What’s Luck Got to Do with It, Got to Do with It?

What’s Luck Got to Do with It?

Ever just had the feeling that your real life has become a carnival ride that just won’t quit? It’s not the fun kind of carnival ride either. We’re talking about the one that goes up and down and spins around until all of that cotton candy, fried Snickers, French fries, and fried you-name-it wants to make an encore appearance.

I am sitting in the back of Lincoln Bergstrom’s police cruiser with my hands cuffed together, singing “There But For Fortune,” while he drives me to the Sheriff’s office where I’ll no doubt be booked for a double homicide that I didn’t commit. I’m looking at the back of his neck where there’s a white line against his hairline a clear indication that he just had his hair cut. I sit forward and run my tongue along that line.

He jams on the brakes and I’m thrown forward, my face happily buried in his neck where I notice he smells like lemon and something woodsy. Hmmm.

“What the hell, Annie?” he asks, jerking his head around to look at me.

I shrug. “Never know when I’ll get an opportunity like that again, especially since you’re arresting me.”

“Would you take this seriously?”

“I am. Why do you think I was so forward? You taste nice, by the way.”

He shakes his head, removes his foot from the brake and we start forward again. I look out the window at the rows of cornstalks. Corn as high as an elephant’s eye.

“You handle any guns recently?” he asks.

“Nope. I told you. I don’t like guns.”

“No one gave you one to hold.”

I shake my head. “Rosie had me hold a toy one at the beginning of the week.”

He looks at me in the rear view mirror. “You sure it wasn’t a real one?”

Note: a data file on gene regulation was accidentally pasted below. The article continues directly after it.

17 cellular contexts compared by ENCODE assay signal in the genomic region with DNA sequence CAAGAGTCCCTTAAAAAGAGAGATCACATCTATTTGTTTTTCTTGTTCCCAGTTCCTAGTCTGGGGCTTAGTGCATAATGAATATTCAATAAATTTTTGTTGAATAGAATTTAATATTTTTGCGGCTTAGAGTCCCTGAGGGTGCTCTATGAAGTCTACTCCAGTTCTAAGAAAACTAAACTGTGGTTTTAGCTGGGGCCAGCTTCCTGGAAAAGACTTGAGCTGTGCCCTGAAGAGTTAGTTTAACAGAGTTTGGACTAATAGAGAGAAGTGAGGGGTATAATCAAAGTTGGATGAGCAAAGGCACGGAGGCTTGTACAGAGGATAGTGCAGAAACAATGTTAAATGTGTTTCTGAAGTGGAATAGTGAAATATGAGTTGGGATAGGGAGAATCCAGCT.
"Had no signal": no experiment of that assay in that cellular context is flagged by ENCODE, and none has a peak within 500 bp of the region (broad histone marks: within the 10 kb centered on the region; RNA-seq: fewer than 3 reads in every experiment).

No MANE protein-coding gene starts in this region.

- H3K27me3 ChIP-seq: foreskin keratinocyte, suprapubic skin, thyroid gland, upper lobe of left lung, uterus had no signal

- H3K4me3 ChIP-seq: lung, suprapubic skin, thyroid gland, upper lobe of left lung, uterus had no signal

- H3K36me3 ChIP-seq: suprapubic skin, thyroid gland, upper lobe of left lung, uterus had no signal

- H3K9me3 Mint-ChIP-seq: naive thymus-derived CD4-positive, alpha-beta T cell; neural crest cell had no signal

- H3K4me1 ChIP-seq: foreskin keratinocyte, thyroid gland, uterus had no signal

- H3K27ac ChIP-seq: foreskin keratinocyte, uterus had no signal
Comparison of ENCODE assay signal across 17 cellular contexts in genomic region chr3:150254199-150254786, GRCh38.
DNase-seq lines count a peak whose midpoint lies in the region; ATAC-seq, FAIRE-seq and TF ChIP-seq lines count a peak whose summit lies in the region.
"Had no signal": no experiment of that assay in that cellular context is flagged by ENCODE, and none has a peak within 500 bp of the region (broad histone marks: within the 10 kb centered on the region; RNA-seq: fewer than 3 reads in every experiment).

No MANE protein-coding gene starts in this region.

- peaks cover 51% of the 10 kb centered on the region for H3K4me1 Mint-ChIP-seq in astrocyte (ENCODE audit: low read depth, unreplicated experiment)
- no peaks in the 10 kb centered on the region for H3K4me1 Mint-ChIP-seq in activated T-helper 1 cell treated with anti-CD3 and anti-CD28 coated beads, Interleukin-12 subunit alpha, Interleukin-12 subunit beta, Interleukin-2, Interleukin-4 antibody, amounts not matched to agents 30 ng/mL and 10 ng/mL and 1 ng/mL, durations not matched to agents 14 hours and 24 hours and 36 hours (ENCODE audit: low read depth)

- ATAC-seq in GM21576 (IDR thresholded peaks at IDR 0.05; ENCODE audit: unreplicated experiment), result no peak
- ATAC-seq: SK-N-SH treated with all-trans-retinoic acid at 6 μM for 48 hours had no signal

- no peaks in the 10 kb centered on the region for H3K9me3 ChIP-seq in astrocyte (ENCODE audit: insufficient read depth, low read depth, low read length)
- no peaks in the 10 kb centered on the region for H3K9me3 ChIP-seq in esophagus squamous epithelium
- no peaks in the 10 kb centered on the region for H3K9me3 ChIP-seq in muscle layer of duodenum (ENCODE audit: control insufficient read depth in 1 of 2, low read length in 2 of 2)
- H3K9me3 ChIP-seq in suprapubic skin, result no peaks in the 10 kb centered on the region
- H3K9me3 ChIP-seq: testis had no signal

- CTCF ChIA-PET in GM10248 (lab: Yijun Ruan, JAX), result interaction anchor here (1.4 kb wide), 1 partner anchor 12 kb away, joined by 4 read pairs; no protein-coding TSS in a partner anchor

I bite my lip. “It could have been. I thought it felt a little heavy, but she said that’s the way they make them now.”

I squeeze my eyes tight. “I was being stupid, wasn’t I? It was a real gun. But you said Ry bought it. What would Rosie being doing with it?”

“She’s your stepmother, you tell me.”

I chuckle humorlessly and shake my head before meeting his gaze in the mirror. “You don’t think she was boinking Ry too, do you?”

His expression is sympathetic, which I don’t need. I do not need him pitying me. Pity parties aren’t my style.

“I was probably the only one not boinking him,” I say. “Did you know about him?”

Linc meets my eyes for a second, but it’s enough for me to see that he did know. I think probably everyone knew, but no one told me.

“Crap.” I kick the back of the passenger’s seat.

“Come on now, Annie. Don’t be like that.”

“Were there other fingerprints on that gun?”

“Nope, just yours,” he says. “Rosie wasn’t wearing gloves or hand it to you with a cloth or something?”

I try to remember the day. I don’t even remember what excuse she gave me for having a toy gun. Was it something to do with her real daughter’s boy? I just shake my head.

“I don’t remember. But it’s not likely to matter is it? Unless someone saw us, it would be her word against mine.”

We’re quiet for the rest of the way into town. I’m thinking about this mess and about Linc Bergstrom and whether my stepmom was boinking my dead husband and if the prison jumpsuits are really orange and how that color wouldn’t look good on anybody.

As Linc helps me from the car, Deputy Nunez comes up, looking more than a little upset. All I hear is: Rosie Campbell dead. Well, this crap just got really real.


end 3/30/2017

S. Darlington





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